Having our own wheels has proven to be a brand new way of experiencing India – much as we hoped it would be. Murphys Law being what it is we left Delhi in the rain! Not sure when they had it last but it is not supposed to turn up at this time of year. So our first real test of fully laden bike was through the streets of Delhi in the rain. That said Dave did a marvellous job. For him the bike is a bit of a challenge. The gears are on the wrong side, which then puts the foot brake on the wrong side as well. The gears are also upside down. On his bike at home he goes up through the gears by kicking upwards, on the Enfield it is first gear up, then 2nd, 3rd and 4th down so effectively everything is turned around. Throw in the fact that he is driving by looking at google maps on the phone and working off memory and I would have to say he is doing an amazing job.
Our riding so far has been a bit of a mixed bag. Out of Delhi there is not much to see. For mile after mile they are building a vast new city (Noida) that is apartment blocks, schools, industry, shopping, hospitals etc but at this stage I don’t think much of it is lived in. Kinda reminded me a bit of the Chinese cities that are being built with no one in them.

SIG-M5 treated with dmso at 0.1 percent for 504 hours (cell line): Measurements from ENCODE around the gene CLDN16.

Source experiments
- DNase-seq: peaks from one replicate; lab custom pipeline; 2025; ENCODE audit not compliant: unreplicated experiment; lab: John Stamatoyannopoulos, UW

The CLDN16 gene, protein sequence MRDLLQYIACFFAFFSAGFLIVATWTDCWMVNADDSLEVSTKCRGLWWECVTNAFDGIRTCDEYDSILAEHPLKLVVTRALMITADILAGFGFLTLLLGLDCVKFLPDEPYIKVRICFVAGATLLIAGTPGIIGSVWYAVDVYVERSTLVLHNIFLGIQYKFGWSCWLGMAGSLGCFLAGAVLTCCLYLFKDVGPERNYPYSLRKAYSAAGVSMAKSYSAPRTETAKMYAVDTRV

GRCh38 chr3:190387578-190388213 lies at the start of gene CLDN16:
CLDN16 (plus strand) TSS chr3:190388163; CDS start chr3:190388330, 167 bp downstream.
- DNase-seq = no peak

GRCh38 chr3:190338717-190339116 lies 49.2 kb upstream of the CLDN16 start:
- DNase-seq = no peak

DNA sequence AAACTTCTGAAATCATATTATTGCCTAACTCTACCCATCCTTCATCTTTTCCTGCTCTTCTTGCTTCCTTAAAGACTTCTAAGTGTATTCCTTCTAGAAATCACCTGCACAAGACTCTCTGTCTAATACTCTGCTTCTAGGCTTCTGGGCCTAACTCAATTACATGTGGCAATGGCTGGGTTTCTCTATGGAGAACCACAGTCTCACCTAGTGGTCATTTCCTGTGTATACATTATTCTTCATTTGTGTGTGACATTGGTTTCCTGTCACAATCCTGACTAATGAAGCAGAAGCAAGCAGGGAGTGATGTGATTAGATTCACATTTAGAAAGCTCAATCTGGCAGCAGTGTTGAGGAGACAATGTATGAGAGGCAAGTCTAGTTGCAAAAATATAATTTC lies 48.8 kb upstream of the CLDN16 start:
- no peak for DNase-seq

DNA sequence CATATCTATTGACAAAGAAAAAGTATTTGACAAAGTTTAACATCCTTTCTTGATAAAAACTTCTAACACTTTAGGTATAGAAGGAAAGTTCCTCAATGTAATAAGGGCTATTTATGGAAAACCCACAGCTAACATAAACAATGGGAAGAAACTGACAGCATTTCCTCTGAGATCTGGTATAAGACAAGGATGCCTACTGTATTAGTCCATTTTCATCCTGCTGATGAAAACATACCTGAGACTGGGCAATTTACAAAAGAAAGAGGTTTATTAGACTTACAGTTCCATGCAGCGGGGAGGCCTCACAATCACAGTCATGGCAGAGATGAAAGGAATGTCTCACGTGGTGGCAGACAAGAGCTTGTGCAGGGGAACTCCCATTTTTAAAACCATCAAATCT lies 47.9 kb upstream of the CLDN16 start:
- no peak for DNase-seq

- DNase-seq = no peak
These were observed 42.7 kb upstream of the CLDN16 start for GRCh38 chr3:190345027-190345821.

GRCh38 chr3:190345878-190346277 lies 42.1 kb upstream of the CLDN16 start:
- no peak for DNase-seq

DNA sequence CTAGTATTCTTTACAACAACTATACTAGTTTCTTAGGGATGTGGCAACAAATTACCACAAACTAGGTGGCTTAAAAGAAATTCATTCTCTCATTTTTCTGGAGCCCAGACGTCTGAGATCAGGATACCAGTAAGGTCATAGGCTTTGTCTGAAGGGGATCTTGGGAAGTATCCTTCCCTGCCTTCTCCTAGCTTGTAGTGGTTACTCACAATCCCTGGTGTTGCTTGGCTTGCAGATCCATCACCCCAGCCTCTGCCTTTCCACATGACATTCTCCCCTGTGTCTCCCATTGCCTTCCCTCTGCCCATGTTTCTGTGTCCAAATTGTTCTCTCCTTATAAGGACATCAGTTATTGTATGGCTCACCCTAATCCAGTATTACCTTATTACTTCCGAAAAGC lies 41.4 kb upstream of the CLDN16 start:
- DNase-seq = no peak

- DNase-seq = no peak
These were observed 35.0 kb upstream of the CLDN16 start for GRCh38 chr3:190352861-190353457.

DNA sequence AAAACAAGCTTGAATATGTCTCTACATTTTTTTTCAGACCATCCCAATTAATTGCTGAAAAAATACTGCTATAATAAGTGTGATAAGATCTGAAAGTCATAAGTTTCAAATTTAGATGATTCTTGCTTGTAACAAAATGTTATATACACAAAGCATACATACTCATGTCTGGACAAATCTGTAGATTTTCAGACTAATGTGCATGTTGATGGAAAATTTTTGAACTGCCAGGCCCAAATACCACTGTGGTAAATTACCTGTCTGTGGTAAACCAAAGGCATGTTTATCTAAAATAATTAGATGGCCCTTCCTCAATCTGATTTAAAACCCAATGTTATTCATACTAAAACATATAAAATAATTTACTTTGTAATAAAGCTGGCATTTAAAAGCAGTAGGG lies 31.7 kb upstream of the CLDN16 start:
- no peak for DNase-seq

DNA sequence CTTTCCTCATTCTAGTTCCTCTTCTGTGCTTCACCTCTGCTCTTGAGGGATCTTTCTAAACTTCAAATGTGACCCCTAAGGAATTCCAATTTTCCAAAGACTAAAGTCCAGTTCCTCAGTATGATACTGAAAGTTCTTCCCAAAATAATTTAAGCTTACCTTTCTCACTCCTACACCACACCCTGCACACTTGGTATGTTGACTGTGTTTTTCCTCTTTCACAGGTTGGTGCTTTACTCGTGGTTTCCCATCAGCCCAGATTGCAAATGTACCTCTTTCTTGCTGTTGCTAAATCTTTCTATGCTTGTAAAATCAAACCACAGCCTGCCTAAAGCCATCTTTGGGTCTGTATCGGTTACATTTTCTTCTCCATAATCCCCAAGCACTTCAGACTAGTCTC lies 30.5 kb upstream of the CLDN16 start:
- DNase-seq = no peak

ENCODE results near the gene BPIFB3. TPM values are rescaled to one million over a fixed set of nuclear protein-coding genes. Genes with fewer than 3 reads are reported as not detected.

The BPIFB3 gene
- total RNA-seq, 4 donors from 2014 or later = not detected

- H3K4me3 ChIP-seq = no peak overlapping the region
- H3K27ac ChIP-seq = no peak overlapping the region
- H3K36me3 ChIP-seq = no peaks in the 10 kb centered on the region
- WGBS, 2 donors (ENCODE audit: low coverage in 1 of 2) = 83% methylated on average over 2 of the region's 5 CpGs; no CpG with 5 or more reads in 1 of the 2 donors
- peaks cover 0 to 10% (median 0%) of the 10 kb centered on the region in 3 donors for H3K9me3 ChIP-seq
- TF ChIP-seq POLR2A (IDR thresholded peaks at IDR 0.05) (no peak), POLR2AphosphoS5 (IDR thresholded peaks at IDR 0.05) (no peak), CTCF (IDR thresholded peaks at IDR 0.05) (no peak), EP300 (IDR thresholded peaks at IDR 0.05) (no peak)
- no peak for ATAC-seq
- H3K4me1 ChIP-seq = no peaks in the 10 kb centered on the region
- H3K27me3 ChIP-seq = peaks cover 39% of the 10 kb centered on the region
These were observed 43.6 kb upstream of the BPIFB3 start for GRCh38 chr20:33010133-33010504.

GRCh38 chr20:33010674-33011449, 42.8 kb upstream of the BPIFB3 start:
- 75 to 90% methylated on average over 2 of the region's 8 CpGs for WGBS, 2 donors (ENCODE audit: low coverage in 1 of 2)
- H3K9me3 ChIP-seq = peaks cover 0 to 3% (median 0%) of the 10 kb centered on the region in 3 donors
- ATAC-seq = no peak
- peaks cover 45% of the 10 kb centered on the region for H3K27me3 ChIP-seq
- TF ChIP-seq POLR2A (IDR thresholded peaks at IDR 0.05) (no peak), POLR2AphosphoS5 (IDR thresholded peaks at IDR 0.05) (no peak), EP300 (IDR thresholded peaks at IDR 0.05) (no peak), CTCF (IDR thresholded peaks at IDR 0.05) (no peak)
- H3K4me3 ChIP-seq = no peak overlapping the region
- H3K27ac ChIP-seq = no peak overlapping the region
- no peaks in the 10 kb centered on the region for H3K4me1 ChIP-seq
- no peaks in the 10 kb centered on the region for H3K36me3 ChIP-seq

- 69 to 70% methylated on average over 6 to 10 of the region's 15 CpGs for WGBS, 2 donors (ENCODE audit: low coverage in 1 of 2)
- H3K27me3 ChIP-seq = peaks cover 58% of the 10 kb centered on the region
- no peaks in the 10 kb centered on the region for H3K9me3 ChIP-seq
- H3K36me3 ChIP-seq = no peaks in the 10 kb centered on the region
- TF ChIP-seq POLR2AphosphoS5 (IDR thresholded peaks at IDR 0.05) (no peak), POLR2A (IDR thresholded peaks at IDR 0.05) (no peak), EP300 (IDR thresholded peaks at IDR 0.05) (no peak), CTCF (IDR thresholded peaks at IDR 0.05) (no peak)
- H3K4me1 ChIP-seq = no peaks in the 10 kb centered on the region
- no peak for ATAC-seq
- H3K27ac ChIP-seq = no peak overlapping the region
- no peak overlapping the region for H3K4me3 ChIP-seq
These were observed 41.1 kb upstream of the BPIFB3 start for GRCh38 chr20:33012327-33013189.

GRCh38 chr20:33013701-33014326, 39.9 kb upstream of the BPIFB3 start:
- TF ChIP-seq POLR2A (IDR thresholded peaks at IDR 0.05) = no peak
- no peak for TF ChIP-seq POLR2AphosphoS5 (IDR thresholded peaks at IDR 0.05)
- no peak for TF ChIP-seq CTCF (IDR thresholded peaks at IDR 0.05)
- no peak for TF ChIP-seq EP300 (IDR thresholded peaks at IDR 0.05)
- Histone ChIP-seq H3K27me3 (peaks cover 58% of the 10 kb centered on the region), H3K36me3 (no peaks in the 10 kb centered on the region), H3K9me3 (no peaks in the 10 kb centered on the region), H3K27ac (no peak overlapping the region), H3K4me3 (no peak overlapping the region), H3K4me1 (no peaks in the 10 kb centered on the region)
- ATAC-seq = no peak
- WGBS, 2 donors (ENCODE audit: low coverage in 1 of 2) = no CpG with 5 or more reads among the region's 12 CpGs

The countryside of Uttar Pradesh (the district we are in) is largely flat and uninteresting. It is completely developed with no natural spaces left and all we saw for hour upon hour was flat dry wheat fields and chimneys belching smoke from the brick ovens (lots of clay beds providing the raw fabric for bricks).
Learning to pace ourselves has been a challenge. When we bought the bike Lalli told us that we could expect to do 50km in 1hour20mins. It turns out he is dead on. Our first journey from Delhi to Agra was 200km and took us 6 hours. Fatally the next day we decided to go a little further and did 280km to Kanpur and that was a very painful 9 hours travel time. It got to the stage where I was swearing in my own head that I was NEVER getting on the bike again. We have now set new limits. Max ride is 200km and most days the preference is 100-150kms. It is just not worth wrecking ourselves/myself.